Butler, the fourth-round pick, hurt his hand in the preseason and landed on injured reserve, ending his season and costing him valuable practice time. Johnson, a sixth-round pick, started well and fit more into the Air Raid concepts the Cardinals were running earlier in the season. He had 21 receptions for 187 yards and a touchdown, but he tapered off dramatically and ended up as a healthy inactive the final five games of the year.
Isabella never truly found a role, finishing with only nine catches for 189 yards and a touchdown. In the finale, while active, he did not play a snap.
Kirk and Larry Fitzgerald remained the team’s top two wide receivers. Fitzgerald will again take a little time to decide whether or not to return for another season, but even if he does, the question has already been asked of Kingsbury if the Cards would consider taking a high-profile wideout – Jerry Jeudy or CeeDee Lamb, for instance – with the No. 8 pick overall.
Kingsbury said he liked what the wideouts and his offense as a whole did this season, and because of that, he was “not sure” if the Cards would be willing to spent that first pick on a receiver.
“I think it’s on us as a coaching staff to maximize who we have regardless of what it is,” Kingsbury said. “This is a wideout-heavy draft. There’s no doubt there’re some great players at that position, but we have to take the best player that makes us better immediately and has the biggest impact for the organization.”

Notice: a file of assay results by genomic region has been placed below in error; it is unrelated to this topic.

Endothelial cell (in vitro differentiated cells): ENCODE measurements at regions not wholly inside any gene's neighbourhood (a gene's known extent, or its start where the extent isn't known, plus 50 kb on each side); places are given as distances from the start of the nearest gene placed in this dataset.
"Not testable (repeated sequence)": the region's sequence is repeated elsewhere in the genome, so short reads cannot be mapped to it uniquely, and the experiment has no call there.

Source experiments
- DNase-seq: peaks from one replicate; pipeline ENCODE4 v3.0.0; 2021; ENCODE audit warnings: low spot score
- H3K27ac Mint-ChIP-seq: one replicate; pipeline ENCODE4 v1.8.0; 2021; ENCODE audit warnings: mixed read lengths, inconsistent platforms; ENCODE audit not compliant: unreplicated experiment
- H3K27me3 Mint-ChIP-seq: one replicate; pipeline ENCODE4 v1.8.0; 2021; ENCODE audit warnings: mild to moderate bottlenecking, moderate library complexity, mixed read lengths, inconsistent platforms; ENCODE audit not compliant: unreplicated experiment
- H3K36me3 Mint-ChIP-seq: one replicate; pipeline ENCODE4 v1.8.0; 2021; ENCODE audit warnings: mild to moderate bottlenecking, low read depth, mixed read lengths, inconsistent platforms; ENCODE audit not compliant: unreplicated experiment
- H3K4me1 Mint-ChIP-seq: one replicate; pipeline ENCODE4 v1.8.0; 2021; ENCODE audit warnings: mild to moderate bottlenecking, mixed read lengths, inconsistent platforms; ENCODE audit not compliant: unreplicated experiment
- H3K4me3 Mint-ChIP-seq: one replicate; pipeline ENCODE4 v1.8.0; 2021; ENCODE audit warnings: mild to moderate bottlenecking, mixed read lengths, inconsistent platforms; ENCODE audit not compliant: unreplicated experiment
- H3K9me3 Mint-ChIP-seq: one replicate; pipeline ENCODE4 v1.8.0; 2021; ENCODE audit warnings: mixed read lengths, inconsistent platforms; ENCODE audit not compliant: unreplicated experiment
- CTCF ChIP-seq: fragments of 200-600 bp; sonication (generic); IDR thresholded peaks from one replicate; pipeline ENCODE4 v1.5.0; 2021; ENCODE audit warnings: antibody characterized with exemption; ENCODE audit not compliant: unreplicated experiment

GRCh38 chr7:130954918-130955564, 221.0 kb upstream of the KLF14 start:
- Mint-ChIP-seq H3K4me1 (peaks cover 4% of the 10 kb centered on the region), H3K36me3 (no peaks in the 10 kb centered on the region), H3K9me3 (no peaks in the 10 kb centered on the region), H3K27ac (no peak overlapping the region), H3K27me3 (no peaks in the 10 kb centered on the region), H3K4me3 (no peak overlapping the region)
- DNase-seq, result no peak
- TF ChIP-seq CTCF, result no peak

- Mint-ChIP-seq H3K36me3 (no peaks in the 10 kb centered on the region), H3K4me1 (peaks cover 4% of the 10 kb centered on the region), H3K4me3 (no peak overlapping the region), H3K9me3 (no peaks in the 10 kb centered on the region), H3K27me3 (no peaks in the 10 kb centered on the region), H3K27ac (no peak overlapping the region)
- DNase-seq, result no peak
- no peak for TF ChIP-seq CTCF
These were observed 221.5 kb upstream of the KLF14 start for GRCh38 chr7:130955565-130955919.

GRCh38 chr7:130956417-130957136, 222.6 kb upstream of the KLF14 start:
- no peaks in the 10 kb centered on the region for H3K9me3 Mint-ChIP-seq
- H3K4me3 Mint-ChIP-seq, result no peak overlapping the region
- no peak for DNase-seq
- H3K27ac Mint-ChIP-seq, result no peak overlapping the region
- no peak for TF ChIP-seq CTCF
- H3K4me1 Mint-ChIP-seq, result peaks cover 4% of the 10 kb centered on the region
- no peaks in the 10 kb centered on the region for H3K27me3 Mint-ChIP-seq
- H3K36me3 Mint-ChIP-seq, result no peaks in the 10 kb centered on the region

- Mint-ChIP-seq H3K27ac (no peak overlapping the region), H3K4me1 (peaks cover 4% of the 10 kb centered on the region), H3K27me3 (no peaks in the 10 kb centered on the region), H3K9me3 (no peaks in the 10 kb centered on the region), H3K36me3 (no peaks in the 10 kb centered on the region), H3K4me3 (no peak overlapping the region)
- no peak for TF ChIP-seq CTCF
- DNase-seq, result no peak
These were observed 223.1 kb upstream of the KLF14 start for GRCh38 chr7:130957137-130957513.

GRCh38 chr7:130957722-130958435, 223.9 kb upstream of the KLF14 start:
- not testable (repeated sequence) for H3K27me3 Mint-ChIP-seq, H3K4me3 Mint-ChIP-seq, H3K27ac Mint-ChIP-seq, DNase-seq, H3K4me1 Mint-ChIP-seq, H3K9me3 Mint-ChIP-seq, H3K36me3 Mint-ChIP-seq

So if that is an offensive lineman, a defensive lineman or a pass rusher, for instance, it’ll be that much more important that Isabella, Butler and/or Johnson become playmakers.
“I know it wasn’t the easiest year for them,” Kirk said.
The pressure is greater on Isabella, thanks to his second-round pedigree. The noise in relation to Seattle’s DK Metcalf – selected two picks later – has only increased given Metcalf’s success. Kirk said he knows Isabella can feel it, because Kirk too feels it as a second-round pick.
“It all comes with it,” Kirk said. “I tell him too, that’s going to be for the rest of your career. I still get it all the time. But you want to be held to that high standard. Because they know how good you can be. (Andy) definitely felt it. But pressure, it makes diamonds.”